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Minburn mayor says town wants to stay small

PACE
PACE

Minburn is an island of activity amid a sea of fields. The community’s population holds steady at about 400, as it has for the last 150 years.

“We have good land around Minburn. Farmers aren’t interested in selling or developing,” says Minburn Mayor Mike Pace, who has served as council member, mayor pro tem and mayor for decades. “The city has not looked toward expanding our borders; we want to stay the small town we are.” Don’t let its geographic limits fool you. Minburn, 10 miles north of Adel, is a small city on the move. It’s large enough to support necessary projects. And its friendly citizens actively support meaningful projects.

A necessary project is the DNR-mandated upgrade of the sanitary sewer system. While not crazy about spending about two million dollars, it will provide Minburn a whole new system, and “We want to be good environmental stewards,” Mayor Pace says of the three-stage project. Ground is broken on the third lagoon. Next will be development of the collection system. It’s anticipated the project will be completed next spring/summer, when the old septic tanks are demolished and properties connected to the new system. One of Minburn’s more meaningful endeavors is the move and renovation of the railroad depot.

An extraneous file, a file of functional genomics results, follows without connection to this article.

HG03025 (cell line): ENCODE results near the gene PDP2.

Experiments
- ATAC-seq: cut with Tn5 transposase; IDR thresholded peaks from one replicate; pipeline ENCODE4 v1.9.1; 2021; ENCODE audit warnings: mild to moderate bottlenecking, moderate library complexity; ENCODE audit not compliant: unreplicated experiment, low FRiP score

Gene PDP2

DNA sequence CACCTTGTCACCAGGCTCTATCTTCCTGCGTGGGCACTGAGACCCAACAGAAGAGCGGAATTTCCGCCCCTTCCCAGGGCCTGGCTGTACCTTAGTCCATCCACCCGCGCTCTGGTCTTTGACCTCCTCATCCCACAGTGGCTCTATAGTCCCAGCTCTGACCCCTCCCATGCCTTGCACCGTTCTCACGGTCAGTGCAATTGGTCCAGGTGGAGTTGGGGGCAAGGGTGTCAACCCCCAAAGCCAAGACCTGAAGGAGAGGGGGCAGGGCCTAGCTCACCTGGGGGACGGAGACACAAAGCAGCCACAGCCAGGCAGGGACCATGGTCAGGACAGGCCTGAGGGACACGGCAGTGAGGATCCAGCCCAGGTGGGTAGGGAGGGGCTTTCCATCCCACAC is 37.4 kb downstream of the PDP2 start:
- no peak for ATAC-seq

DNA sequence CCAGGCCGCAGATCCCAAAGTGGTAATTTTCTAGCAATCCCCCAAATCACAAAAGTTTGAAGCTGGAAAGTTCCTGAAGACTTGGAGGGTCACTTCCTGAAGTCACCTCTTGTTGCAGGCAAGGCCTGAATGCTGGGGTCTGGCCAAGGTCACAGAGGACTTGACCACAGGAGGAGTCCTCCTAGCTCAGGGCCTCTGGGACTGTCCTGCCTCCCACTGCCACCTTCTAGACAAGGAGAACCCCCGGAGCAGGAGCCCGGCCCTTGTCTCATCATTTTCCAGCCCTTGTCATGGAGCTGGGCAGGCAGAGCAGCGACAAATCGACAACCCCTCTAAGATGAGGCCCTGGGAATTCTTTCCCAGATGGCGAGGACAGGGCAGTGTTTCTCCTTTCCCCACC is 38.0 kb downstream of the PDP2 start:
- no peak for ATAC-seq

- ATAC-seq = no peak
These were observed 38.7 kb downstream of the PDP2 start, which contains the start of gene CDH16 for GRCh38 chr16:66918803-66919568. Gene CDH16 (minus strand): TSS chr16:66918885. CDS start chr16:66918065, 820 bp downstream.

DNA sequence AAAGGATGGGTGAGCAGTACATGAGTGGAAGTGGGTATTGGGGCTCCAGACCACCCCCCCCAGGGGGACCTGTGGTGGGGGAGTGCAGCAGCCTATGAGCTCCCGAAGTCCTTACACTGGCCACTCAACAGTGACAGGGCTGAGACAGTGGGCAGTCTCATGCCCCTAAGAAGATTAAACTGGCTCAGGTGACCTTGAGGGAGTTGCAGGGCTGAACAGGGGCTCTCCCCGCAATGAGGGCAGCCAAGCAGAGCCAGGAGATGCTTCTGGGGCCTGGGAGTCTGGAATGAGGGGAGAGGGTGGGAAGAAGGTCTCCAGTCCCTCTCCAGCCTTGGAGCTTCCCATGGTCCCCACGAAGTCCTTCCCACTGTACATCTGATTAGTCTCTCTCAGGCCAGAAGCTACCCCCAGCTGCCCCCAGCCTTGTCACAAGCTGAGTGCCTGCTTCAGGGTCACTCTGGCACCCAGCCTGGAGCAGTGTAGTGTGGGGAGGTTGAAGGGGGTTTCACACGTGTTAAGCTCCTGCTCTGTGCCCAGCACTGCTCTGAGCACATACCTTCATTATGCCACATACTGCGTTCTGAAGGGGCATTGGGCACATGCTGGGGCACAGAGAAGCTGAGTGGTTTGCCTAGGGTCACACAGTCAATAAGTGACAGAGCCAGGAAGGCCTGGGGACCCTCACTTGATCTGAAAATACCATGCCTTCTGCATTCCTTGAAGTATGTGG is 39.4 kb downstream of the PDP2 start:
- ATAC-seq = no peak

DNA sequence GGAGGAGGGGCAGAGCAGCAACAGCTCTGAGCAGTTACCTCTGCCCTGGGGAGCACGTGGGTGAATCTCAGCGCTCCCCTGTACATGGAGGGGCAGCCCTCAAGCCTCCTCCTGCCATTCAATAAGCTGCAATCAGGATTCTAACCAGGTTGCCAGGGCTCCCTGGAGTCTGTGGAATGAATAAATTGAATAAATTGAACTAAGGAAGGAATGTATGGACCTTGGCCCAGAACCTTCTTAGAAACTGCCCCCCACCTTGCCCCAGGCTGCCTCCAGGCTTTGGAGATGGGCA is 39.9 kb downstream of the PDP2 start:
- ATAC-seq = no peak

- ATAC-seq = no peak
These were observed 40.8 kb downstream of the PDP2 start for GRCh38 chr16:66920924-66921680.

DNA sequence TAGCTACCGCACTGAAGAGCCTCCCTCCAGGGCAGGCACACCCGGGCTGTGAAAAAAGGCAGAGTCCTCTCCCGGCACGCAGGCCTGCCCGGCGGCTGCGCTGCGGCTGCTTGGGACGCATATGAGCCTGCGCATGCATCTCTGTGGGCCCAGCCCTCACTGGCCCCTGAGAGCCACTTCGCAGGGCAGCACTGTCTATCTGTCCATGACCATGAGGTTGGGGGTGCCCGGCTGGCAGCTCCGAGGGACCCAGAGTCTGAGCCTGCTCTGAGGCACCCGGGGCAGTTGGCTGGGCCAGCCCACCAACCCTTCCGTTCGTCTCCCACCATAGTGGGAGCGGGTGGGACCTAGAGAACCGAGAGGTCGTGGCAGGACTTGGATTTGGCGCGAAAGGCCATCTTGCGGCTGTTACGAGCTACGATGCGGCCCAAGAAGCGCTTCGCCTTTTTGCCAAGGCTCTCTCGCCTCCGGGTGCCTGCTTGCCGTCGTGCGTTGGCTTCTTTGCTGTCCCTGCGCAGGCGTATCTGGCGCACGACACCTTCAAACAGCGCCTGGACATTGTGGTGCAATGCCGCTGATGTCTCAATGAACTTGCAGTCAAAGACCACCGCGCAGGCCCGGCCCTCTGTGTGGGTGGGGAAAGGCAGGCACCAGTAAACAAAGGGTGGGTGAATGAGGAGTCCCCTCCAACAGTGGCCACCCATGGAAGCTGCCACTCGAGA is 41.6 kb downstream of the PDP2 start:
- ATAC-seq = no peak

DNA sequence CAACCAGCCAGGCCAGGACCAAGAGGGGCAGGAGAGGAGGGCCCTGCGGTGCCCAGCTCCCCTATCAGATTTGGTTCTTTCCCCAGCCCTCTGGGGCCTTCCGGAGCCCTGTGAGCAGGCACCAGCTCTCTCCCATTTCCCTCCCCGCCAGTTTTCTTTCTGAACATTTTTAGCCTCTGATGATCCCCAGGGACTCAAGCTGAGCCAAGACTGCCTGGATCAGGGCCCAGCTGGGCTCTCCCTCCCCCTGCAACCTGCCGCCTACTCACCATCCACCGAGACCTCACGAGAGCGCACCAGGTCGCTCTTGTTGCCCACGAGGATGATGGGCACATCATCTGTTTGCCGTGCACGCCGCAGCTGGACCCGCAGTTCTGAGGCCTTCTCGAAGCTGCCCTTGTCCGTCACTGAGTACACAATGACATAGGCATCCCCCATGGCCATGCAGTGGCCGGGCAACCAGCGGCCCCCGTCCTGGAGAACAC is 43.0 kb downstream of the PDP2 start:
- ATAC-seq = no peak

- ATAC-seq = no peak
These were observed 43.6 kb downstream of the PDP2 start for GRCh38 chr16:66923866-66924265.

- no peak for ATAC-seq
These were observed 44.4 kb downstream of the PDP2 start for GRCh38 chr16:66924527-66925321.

“You’ve probably driven past it, but never noticed it,” Mayor Pace says, explaining that the brick building is tucked in beside the wood elevators. “We’re moving the depot about 100 yards south, to the corner of Highway 169 and Chestnut.”

The renovated depot will serve as a trailhead for the Raccoon Valley River Trail. The public area inside will include historic displays. And there will be a café. “That will be so nice, to have a place to eat right here in Minburn,” Mayor Pace says, noting that the café will offer key services to trail visitors, too.

The historic display will include information about the depot and the Minburn area. It will also feature information about Minburn’s outdoor roller-skating rink.

“Until the mid-1960s, a group called the Singing Wheels performed there. Some 20 or 30 people in costume danced on roller skates to a musical score,” Mayor Pace says, noting light-heartedly that qualifications were tough. “You had to skate, sing and dance on rollers without running into each other.” These days, the skating rink park is the site of Meet Me in Minburn events. “The Minburn Betterment Committee hires different bands to play on weekends,” Mayor Pace says. “Volunteers run the skating rink, rent roller skates and operate the concession stand.” Minburn is a part of the Adel DeSoto Minburn Community School District. For the last few years, a committee of citizens has been working with the ADM School Board to find the best purpose for the Minburn school building, closed in 2010. “Right now, our district sends agriculture students to Earlham,” Mayor Pace says. “The thought is to use Minburn’s building and grounds for an Agricultural Program that would serve our students and also, possibly, those in other school districts.”

Also on-the-grow in Minburn is Heartland Co-op. “Minburn has been selected as a regional transfer facility,” Mayor Pace says. “The new steel elevators are going up on the north edge of town.” Yes, indeed. Minburn, the small town with a big heart, is thriving.

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